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Sundance NEXT Lineup: The Speculation Ends

Yesterday, the Sundance Film Festival released the final list of films to be included in their 2010 edition, which will run Jan. 21-31. That batch included the lineup of films in their newly created NEXT section, a part of the festival that, according to Sundance, aims to spotlight “innovative and original work in low- and no-budget filmmaking.”

That announcement of the actual films in NEXT ended the speculation I started back in September about whether or not Sundance was going to embrace an “underground” aesthetic in their choice of films for next year. In my original post about NEXT, I was really zeroing in on two words in Sundance’s description of the section: “innovative” and “no-budget.” While I haven’t seen any of the films chosen for NEXT, just from their descriptions, to me they don’t sound particularly “underground” as I had been hoping they might.

Not that that’s a bad thing. I’m not making any value judgments about Sundance or the films in regards to NEXT. “Underground” does not automatically equal “good;” just as “not underground” doesn’t automatically equal “not good.” I’m just curious, especially now that the films have been announced, just what Sundance considers “innovative,” since that’s the word they continue to use to push NEXT.

There are eight films in NEXT. Going by just their one sentence synopses on the Sundance site, six of them sound like romantic comedies and two are about Muslims having cultural identity crises. There isn’t much else info on these films on the web, which I’ve listed below with their Sundance descriptions. All of the films are World Premieres, so they haven’t screened at other festivals, so there are no reviews or reports on them yet. Plus, of the eight, only three have promotional websites and only two have trailers: Bilal’s Stand and New Low.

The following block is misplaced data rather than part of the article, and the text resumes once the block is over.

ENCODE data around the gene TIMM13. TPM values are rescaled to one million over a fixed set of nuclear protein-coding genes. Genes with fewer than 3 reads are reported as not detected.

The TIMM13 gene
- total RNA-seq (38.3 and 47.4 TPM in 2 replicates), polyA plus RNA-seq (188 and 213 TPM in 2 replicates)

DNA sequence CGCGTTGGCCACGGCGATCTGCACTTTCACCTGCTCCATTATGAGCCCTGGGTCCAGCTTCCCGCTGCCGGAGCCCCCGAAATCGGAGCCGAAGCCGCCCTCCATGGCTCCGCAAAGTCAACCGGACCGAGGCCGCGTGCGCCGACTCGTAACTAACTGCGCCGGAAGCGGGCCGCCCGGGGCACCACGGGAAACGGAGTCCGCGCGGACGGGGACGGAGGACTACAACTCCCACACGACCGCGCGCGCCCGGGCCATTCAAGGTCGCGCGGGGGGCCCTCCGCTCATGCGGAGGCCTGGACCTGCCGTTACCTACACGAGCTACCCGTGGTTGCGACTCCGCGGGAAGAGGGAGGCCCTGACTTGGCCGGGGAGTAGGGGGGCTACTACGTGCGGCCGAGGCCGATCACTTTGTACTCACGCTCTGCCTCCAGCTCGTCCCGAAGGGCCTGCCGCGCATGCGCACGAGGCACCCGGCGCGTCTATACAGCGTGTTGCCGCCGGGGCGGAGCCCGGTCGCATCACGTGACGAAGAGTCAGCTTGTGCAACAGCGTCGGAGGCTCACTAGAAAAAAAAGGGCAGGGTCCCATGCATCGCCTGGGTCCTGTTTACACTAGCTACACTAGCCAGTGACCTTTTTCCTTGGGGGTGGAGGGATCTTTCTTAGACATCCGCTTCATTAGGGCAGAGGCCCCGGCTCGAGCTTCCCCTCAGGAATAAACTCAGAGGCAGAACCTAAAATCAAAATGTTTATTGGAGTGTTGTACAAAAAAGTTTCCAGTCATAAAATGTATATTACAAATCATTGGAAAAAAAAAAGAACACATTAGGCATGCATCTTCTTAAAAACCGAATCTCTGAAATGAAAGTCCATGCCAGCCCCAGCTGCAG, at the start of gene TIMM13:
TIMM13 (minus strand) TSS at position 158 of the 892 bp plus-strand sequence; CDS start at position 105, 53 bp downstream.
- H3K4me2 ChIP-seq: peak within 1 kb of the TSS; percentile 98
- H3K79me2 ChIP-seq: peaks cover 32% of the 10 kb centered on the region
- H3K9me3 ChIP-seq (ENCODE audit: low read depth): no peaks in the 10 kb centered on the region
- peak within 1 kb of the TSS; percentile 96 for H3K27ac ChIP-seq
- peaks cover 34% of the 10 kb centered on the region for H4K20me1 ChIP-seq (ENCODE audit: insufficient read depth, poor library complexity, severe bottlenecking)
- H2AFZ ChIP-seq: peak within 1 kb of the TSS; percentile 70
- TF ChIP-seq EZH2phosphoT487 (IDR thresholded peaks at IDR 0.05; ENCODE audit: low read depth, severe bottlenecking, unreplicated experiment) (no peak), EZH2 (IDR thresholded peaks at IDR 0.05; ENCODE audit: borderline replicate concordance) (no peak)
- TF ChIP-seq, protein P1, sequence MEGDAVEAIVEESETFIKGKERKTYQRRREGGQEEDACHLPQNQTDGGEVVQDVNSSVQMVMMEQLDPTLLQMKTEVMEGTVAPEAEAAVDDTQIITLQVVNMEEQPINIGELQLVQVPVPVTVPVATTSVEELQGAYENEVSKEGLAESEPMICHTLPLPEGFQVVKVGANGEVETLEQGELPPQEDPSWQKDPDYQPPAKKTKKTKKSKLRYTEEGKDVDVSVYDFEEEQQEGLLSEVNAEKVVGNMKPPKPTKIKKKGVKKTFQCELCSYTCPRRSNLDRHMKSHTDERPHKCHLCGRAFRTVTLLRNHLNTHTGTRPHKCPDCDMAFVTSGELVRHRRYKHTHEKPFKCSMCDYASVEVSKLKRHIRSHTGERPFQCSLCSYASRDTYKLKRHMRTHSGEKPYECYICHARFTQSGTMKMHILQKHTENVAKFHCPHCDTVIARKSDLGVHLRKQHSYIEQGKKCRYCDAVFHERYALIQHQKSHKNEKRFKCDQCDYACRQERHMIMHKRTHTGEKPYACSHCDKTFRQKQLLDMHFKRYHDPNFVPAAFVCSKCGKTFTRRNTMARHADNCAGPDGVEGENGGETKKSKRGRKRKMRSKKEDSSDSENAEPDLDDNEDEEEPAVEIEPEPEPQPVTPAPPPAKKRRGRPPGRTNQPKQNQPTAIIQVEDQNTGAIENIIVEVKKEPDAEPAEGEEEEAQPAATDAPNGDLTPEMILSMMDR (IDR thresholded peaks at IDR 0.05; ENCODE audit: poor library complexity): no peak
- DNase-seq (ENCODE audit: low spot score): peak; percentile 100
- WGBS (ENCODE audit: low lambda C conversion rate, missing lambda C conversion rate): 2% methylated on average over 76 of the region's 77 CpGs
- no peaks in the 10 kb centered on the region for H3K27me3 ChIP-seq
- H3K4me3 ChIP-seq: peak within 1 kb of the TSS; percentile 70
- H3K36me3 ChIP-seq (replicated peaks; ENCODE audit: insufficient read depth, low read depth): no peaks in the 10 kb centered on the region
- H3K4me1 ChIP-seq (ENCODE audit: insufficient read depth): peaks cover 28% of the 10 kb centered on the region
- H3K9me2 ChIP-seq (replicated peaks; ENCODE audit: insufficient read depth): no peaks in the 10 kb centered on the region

It’s also not easy, or even possible, to find the budget for these films to see what Sundance considers low and no-budget. But, of the eight films, six are definitely the feature directing debut by the filmmakers. (One is a second film and another one I can’t find any info on.) Plus, the only recognizable name actor in any of the films is Dax Shepard who stars in Katie Aselton’s The Freebie. Shepard has starred in Hollywood comedies like Baby Mama, Employee of the Month and Idiocracy.

Here’s the list of films in the NEXT section. Descriptions come from the festival press release:

Armless, dir. Habib Azar (Screenwriter: Kyle Jarrow). In this off-kilter comedy, a woman comes to terms with her husband’s strange secret. Cast: Daniel London, Janel Moloney, Keith Powell, Laurie Kennedy, Matt Walton. World Premiere

Bass Ackwards, dir. Linas Phillips (Screenwriter: Linas Phillips). After ending a disastrous affair with a married woman, a man embarks on a lyrical, strange and comedic cross-country journey in a modified VW bus. Cast: Linas Philips, Davie-Blue, Jim Fletcher, Paul Lazar. World Premiere

Bilal’s Stand, dir. Sultan Sharrief (Screenwriter: Sultan Sharrief). Bilal, a Muslim high school senior in Detroit juggles his dysfunctional family, their taxi stand, and an ice carving contest in his secret attempt to land a college scholarship. Cast: Julian Gant. World Premiere

The Freebie, dir. Katie Aselton (Screenwriter: Katie Aselton). A young married couple decides to give each other one night with someone else. Cast: Dax Shepard, Katie Aselton. World Premiere

Homewrecker, dir. Todd Barnes and Brad Barnes (Screenwriters: Todd Barnes, Brad Barnes, Sophie Goodhart). The last romantic in New York City is an ex-con locksmith on work release. Cast: Ana Reeder, Anslem Richardson, Stephen Rannazzisi. World Premiere

New Low, dir. Adam Bowers. A neurotic twentysomething struggles to figure out which girl he really belongs with: the best one he’s ever known, or the worst. Cast: Adam Bowers, Jayme Ratzer, Toby Turner, Valerie Jones. World Premiere